Wednesday, May 23, 2012

The Photographers' Gallery, by O'Donnell & Tuomey

O’Donnell & Tuomey’s warehouse conversion for the Photographers’ Gallery opens up a series of complex spaces and multiple skins, against a dramatic inner London streetscape
We were talking about the day that Oxford Street cracked,” says John Tuomey. “What happened when London’s tectonic plates shifted and this great geological rift appeared.”
He is not recounting an experimental slam poetry event, nor an evening of a more psychedelic kind, but a conversation with the planners at Westminster City Council. “Everybody’s got a bit of poetry in them,” he twinkles. “You just have to reach it.”
And reach it he and his partner, Sheila O’Donnell, clearly did, for the result of these conversations about plates and fissures now stands on the corner of Ramillies Street in central London, in the form of a £3.6 million new home for the Photographers’ Gallery.
The rift in question is the level change between the busiest shopping street in Europe and the quiet back-of-house world that lies to the south down a set of steps, accessed through what can now only be read as a momentous crevasse separating Dorothy Perkins and Next.
“We always thought this change in level made it feel like a crack in the system, a shift to another world,” says O’Donnell, as we walk down what she describes as the crossroads where Oxford Street meets Soho, a short-cut route of service entrances and back doors. A recent public realm improvement by the council has seen it partially tidied, with new granite paving and star-shaped benches, and the arrival of the gallery will no doubt see this treatment extended further down the street — although it would be a shame if its slightly seedy air was completely obliterated, removing the sense of discovery.
Read the full article here
Originally published in BD, 23 May 2012

Wednesday, May 16, 2012

Kensington Palace refurbishment, by John Simpson and Todd Longstaffe-Gowan

A project to liberate long-concealed areas of Kensington Palace has successfully transformed its outside spaces. However, the interior renovations are underwhelming
Every year more than seven million people stroll the Broad Walk in Kensington Gardens, the north-south avenue that separates the private royal world of Kensington Palace from the public park that sprawls to the east. Until recently, few ever strayed beyond this western limit, the presence of a 2.4m- high spiky fence and thick shrubbery signalling the royal realm as clearly off-limits.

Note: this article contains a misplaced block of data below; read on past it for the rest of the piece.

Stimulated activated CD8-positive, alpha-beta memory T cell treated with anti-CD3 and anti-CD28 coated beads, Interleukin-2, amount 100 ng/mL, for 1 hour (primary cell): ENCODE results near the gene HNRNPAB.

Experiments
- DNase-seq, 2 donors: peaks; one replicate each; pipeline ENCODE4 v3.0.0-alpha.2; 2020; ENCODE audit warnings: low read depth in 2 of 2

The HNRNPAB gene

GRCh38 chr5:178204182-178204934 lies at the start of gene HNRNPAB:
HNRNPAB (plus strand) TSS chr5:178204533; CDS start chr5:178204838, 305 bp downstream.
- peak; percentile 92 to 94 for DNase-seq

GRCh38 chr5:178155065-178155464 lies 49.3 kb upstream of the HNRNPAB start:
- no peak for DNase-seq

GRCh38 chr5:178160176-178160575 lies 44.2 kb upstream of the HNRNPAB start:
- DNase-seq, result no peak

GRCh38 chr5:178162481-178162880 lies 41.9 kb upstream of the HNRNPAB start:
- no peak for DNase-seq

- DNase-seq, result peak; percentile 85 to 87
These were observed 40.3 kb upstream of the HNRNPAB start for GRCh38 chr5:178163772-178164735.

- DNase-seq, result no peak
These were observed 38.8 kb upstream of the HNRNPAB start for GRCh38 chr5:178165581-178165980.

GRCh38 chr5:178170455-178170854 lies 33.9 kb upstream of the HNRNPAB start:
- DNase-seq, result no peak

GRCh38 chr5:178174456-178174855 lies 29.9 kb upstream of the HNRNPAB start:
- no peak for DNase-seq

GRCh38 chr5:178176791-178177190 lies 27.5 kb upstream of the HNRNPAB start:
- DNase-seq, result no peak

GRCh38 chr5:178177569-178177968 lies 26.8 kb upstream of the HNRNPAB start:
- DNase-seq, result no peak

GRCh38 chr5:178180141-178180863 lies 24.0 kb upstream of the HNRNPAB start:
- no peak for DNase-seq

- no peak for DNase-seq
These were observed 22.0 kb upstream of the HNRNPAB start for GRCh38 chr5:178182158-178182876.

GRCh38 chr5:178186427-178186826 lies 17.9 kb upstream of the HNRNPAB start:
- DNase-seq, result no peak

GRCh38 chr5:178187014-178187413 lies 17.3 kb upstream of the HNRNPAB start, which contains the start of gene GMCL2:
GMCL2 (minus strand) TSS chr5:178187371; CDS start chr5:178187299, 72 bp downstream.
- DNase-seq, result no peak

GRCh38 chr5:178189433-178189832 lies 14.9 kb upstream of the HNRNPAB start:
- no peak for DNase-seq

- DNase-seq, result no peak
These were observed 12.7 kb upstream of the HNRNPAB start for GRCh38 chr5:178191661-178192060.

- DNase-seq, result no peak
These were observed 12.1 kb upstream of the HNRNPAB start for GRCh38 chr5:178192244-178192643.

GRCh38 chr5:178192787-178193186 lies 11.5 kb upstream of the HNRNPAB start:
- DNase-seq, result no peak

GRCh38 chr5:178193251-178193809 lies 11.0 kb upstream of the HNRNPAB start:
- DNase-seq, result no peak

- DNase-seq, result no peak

And yet it was not. Since the 1920s, a large part of Kensington Palace has been open to the public — for those determined enough to find the entrance.
“I remember coming across an American family who were in tears because they couldn’t find the way in,” says Todd Longstaffe-Gowan, the landscape architect who has worked to reinstate the palace with a new public setting as part of a £12 million renovation, completed last month. “A lot of people didn’t even know it was there.”
Over the years, the palace had retreated further and further behind layers of fences and foliage, with trees planted for privacy along the eastern front, and visitors forced to navigate around to a low-key entrance from the north.
“Our primary aim has been to make the palace part of the landscape again, as was always intended,” says Longstaffe-Gowan, describing how the history of the building’s successive improvements and additions had always been based on opening up views, not retreating behind protective suburban screens.
Read the full article here
Originally published in BD, 16 May 2012

Wednesday, May 09, 2012

Bridport House, east London, by Karakusevic Carson Architects

The first social housing block in Hackney for 45 years, Karakusevic Carson’s Bridport House is a rallying cry to get boroughs building
Two weeks ago a storm erupted when it emerged that east London’s Newham council was planning to move 500 families on housing benefit to Stoke-on-Trent, some 160 miles away. Blaming rising rents caused by the Olympics and the increasing demand from young professionals, Newham saw this “departure from traditional methods” as the only way to relieve its burgeoning waiting list, in light of the recent cap on housing allowance.
Curiously, the borough was simultaneously finalising plans to demolish its 500-home Carpenters Estate in Stratford to make way for a new Olympic Park-side campus for University College London — after it converts the upper floors of two blocks into exclusive, bird’s-eye-view TV studios for rent. The estate is now hemmed in by the worst of Stratford High Street’s bullying towers, monuments to the council’s thrall to the private sector and negation of its public duties, a physical bar chart of developers’ Olympian greed.
How surprising, then, that only three miles away in neighbouring Hackney, a fellow Olympic borough with equal levels of deprivation, a brand new social housing block has recently been completed — the first such building here for 45 years.
The £6 million Bridport House, by Karakusevic Carson Architects, stands at the northeast corner of Shoreditch Park, a slender sliver of bricks and balconies, like the latest product of the canalside gentrification of this part of town. It occupies a narrow plot on a densely packed block, sandwiched between two housing association sites and Countryside Properties’ Hoxton Wharf, a mean-minded metallic box by Flacq Architects topped with half-a-million pound penthouses. With its deep, cantilevered balconies, high-quality brick and floor-to-ceiling windows, it is hard to believe that Bridport House is the local authority housing block of the bunch — it looks a good deal more expensive than its neighbours.
Read full article here
Originally published in BD, 9 May 2012